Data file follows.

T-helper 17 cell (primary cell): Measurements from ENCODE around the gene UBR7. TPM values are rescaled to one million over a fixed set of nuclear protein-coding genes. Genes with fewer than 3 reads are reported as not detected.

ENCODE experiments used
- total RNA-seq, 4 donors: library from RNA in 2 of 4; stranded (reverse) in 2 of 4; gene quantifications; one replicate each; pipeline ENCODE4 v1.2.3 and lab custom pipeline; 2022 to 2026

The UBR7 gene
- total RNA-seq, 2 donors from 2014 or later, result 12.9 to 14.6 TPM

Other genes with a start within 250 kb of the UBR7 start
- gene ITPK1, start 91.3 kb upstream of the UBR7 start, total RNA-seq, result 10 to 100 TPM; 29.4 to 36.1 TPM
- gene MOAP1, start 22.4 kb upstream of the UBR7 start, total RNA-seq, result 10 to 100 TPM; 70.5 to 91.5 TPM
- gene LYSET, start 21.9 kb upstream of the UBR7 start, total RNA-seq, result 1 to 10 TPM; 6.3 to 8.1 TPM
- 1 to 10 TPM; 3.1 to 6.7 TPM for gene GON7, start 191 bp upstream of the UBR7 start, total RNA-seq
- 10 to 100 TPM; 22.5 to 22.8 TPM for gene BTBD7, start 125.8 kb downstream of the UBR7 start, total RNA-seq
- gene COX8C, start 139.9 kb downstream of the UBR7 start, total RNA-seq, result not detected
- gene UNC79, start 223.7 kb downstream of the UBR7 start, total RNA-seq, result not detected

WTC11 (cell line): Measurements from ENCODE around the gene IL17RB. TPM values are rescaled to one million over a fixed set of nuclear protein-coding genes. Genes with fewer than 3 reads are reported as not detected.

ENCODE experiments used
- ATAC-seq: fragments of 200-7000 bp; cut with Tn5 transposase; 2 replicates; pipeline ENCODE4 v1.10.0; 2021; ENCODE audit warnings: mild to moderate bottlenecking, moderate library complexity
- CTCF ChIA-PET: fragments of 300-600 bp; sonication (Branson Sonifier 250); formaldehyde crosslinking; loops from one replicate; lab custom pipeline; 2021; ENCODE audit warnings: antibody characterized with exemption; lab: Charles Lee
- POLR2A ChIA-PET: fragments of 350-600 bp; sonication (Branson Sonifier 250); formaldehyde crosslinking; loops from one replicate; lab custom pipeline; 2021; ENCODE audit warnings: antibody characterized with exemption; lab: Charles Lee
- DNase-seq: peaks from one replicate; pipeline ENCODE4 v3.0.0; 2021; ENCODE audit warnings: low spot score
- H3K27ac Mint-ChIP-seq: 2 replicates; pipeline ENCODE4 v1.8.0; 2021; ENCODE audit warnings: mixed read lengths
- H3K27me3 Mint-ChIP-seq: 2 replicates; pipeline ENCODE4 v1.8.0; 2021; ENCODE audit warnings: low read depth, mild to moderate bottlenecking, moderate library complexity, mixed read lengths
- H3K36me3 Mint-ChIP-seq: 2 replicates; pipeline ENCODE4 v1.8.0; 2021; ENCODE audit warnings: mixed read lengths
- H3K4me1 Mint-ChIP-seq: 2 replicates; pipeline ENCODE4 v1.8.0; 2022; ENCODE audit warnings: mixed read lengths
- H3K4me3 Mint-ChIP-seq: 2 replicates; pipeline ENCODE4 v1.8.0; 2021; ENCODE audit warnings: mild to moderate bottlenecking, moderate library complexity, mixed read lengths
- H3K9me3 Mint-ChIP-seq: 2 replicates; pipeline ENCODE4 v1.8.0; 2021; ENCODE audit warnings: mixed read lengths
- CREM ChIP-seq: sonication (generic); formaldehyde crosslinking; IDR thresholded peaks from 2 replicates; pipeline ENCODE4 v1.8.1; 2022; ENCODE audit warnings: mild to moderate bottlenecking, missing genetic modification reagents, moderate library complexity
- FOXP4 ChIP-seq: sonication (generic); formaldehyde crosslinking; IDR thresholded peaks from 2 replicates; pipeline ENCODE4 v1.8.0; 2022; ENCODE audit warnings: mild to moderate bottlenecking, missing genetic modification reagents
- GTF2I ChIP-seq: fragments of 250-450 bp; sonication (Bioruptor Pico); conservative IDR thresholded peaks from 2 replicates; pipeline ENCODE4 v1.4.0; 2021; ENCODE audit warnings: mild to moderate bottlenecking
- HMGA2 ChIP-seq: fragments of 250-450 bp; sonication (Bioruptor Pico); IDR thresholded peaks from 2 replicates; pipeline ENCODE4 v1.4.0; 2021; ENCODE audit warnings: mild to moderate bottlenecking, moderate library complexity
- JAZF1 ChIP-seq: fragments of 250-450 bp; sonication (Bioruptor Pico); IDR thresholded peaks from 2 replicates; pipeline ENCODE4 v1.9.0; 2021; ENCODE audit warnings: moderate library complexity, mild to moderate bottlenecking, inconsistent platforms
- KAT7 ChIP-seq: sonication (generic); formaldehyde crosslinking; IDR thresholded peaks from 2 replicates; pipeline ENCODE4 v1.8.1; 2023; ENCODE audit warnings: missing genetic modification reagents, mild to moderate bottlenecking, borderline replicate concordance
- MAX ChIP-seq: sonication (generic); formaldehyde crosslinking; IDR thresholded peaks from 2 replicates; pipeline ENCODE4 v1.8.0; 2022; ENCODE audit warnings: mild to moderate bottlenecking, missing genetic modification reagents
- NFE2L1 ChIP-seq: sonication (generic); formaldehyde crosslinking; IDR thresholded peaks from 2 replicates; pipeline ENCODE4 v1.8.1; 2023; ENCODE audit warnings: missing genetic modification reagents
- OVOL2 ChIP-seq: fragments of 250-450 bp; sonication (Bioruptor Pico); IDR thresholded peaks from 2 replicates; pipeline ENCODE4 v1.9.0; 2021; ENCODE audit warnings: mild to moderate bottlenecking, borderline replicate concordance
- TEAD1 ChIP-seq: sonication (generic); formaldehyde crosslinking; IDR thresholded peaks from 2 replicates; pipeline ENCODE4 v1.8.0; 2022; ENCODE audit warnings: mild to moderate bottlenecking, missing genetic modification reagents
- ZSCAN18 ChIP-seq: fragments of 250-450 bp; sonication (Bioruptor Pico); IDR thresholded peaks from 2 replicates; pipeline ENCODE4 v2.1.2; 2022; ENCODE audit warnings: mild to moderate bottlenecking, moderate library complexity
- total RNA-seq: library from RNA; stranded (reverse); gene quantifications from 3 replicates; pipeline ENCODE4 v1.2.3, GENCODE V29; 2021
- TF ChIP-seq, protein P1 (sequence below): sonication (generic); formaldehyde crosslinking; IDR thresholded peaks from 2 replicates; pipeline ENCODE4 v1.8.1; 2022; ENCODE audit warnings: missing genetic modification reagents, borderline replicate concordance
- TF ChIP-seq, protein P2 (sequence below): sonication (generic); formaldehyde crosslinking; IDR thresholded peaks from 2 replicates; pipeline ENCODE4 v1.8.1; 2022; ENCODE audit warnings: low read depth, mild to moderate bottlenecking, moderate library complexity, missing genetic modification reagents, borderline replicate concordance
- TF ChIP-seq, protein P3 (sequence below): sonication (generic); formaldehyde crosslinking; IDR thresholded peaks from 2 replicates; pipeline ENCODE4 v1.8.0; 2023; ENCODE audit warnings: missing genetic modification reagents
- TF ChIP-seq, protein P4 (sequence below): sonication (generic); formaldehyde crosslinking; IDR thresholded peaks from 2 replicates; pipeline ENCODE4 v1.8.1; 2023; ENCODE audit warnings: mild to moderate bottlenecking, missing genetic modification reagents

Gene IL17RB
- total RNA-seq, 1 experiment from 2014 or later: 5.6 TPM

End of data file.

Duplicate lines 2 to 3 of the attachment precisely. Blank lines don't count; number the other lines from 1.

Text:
ENCODE experiments used
- total RNA-seq, 4 donors: library from RNA in 2 of 4; stranded (reverse) in 2 of 4; gene quantifications; one replicate each; pipeline ENCODE4 v1.2.3 and lab custom pipeline; 2022 to 2026